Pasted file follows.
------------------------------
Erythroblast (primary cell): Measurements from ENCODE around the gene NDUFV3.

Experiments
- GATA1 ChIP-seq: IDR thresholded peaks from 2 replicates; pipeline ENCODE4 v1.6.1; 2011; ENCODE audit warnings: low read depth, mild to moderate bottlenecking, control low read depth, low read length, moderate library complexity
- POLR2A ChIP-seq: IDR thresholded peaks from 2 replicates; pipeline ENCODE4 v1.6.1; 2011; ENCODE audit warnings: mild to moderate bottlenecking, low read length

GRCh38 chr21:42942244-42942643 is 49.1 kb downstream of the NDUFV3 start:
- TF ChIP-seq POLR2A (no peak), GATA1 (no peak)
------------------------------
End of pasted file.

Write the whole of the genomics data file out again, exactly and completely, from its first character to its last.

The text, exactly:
Erythroblast (primary cell): Measurements from ENCODE around the gene NDUFV3.

Experiments
- GATA1 ChIP-seq: IDR thresholded peaks from 2 replicates; pipeline ENCODE4 v1.6.1; 2011; ENCODE audit warnings: low read depth, mild to moderate bottlenecking, control low read depth, low read length, moderate library complexity
- POLR2A ChIP-seq: IDR thresholded peaks from 2 replicates; pipeline ENCODE4 v1.6.1; 2011; ENCODE audit warnings: mild to moderate bottlenecking, low read length

GRCh38 chr21:42942244-42942643 is 49.1 kb downstream of the NDUFV3 start:
- TF ChIP-seq POLR2A (no peak), GATA1 (no peak)